I remember listening to a panel at MUTEK, a global touring electronic music & arts festival, and the speaker asked us all what we thought was the greatest existential threat to humanity. She said most of us were probably thinking of climate change, I was not. While they might be right about climate change, the first thing that popped into my head was the dissemination of information. It greatly affects all other issues. It influences our world view and on a global scale shifts elections, shapes our political and social response to climate change, and everything in-between.

Singularity University recently held their annual Global Summit in San Francisco and I’ll I want to talk about is the XPRIZE panel. XPRIZE holds competitions to see who can come up with ways to solve the world & humanity’s biggest problems and award millions to the winners. The first XPRIZE was put together by Peter Diamandis, who founded XPRIZE in the late 90’s.

Adults always ask kids, “what do you want to be when you grow up?” I always felt like an astronaut was a pretty stereotypical but bold claim for a kid to make. Peter followed that childhood dream and when NASA didn’t seem to be a viable option, he built a $10 million competition for the first team to build a working commercial spaceship, which was awarded to Burt Rutan in 2004. Peter hasn’t made his dream into space yet, but it seems right on the horizon.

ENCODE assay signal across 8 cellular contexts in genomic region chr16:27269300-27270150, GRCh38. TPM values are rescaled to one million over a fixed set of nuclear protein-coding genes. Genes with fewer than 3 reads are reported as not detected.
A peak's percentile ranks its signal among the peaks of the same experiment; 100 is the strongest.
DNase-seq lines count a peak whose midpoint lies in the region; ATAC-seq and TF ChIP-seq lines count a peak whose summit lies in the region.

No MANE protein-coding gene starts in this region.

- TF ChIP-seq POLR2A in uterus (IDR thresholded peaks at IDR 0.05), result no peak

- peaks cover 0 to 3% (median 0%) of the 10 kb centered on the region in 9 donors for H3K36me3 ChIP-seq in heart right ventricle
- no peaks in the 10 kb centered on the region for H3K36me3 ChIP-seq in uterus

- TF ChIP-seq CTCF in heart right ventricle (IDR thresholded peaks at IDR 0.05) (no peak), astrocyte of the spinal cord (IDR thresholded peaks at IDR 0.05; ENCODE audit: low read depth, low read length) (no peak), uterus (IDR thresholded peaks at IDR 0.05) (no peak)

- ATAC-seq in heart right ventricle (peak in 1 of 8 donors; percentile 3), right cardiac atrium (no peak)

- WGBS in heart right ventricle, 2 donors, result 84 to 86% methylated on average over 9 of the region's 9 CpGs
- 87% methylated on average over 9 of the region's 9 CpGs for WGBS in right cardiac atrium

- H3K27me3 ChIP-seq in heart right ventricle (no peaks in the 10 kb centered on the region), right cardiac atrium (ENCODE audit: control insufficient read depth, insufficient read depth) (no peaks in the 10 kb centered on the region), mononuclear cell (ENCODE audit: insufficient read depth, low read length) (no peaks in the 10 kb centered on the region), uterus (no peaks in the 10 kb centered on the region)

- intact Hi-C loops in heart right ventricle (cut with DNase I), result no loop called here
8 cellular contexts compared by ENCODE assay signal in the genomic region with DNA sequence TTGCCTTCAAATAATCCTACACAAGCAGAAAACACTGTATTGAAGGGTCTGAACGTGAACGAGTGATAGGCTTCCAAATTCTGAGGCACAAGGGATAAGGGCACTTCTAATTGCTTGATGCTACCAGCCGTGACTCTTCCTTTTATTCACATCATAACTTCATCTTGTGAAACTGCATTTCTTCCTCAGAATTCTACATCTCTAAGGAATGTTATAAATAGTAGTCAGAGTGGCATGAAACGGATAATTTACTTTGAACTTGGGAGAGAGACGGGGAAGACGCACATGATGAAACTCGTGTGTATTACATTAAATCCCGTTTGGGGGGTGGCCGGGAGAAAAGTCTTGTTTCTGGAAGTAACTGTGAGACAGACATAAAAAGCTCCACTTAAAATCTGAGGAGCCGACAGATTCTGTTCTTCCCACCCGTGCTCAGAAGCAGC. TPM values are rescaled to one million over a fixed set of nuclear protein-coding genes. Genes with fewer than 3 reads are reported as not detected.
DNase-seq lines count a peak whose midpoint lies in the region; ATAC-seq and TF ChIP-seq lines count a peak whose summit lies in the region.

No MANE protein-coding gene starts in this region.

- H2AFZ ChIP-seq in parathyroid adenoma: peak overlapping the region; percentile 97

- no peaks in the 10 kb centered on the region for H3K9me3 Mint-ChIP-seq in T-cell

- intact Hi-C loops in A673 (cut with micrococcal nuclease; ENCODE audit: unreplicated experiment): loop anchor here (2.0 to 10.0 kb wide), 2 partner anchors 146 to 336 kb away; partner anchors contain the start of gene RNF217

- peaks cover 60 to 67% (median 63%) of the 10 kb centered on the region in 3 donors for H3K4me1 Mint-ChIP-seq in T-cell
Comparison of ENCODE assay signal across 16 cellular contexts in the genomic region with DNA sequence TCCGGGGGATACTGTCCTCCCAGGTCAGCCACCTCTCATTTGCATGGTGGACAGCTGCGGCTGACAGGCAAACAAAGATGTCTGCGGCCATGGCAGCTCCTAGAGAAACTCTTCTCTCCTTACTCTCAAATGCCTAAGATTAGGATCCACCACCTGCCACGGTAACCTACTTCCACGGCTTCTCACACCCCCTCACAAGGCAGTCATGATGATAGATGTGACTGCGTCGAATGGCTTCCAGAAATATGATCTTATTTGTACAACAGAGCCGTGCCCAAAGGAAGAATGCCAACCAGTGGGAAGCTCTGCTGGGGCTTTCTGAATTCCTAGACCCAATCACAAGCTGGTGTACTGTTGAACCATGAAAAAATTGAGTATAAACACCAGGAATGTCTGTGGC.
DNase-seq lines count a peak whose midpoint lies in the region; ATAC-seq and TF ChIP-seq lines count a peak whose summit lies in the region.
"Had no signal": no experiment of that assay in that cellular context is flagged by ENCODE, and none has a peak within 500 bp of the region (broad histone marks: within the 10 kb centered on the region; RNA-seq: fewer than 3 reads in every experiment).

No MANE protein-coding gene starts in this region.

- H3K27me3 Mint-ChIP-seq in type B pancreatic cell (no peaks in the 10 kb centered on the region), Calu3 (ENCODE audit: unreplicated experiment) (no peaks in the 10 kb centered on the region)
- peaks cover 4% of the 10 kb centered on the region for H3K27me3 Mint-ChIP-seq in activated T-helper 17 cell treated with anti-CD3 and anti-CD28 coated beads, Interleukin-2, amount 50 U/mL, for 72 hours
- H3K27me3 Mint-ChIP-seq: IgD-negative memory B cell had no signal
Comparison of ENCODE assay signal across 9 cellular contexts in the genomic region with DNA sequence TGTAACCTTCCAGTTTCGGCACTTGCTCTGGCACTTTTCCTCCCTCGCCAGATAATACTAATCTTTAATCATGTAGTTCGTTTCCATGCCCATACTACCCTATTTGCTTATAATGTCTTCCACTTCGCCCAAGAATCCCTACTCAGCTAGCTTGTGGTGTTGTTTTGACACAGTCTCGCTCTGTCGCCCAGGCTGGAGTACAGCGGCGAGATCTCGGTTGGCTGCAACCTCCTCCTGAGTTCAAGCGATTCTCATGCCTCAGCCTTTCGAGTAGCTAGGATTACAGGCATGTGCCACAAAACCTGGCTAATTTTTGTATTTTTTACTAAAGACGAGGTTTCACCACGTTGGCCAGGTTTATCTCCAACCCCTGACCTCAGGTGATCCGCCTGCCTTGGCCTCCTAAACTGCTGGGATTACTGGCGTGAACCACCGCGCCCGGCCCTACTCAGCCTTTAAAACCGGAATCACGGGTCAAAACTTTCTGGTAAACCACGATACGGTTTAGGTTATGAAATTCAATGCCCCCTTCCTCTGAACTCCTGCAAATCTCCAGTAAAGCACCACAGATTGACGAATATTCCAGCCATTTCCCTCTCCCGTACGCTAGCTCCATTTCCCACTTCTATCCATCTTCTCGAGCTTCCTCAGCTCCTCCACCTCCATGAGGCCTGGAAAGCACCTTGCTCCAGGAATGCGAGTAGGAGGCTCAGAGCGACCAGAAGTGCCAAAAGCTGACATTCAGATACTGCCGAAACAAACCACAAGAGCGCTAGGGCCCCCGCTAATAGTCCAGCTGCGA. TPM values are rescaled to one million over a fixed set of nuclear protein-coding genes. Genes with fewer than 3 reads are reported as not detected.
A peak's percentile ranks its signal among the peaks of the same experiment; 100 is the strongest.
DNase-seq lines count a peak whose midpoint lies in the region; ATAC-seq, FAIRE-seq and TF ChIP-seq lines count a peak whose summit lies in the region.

XPRIZE’s panel at the Global Summit felt like a bunch of superheroes on stage. They’re creating new competitions in areas including adult literacy, removing carbon from the air, using ai on a number of issues, and over a dozen other prizes that have already been paid out. One thing they haven’t tackled, however, is still my greatest concern.

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Durand Jones and The Indications

Takin' it back from the highs to the lows

I already touched on Durand Jones and The Indications when I heard them live at Outside Lands, 2018, but let’s try it again. My literal jaw dropped when I first heard Durand Jones and The Indications, but not from Durand’s voice. The group’s drummer and falsetto backup, Aaron Frazer, had me from his first note.

Like Khruangbin, their build-up has taken a few years, but Durand Jones, Aaron Frazer, and The Indications have got a full lineup of classic hits and I don’t say that often enough. How Aaron and Durand’s voices play off each other, from the highs to the lows, is unmatched. At least for this generation.

Not to get too “number-y,” as Aaron likes to say, for how talented this group is, I do not see it reflecting on their social, music services (Spotify seems decent), or from many bloggers (according to the Hype Machine.) So I’ve taken it upon myself to reach out to these bloggers, specifically ones that love soul music, and see what’s up! I’ll keep you up-to-date. You just make sure I do what I say.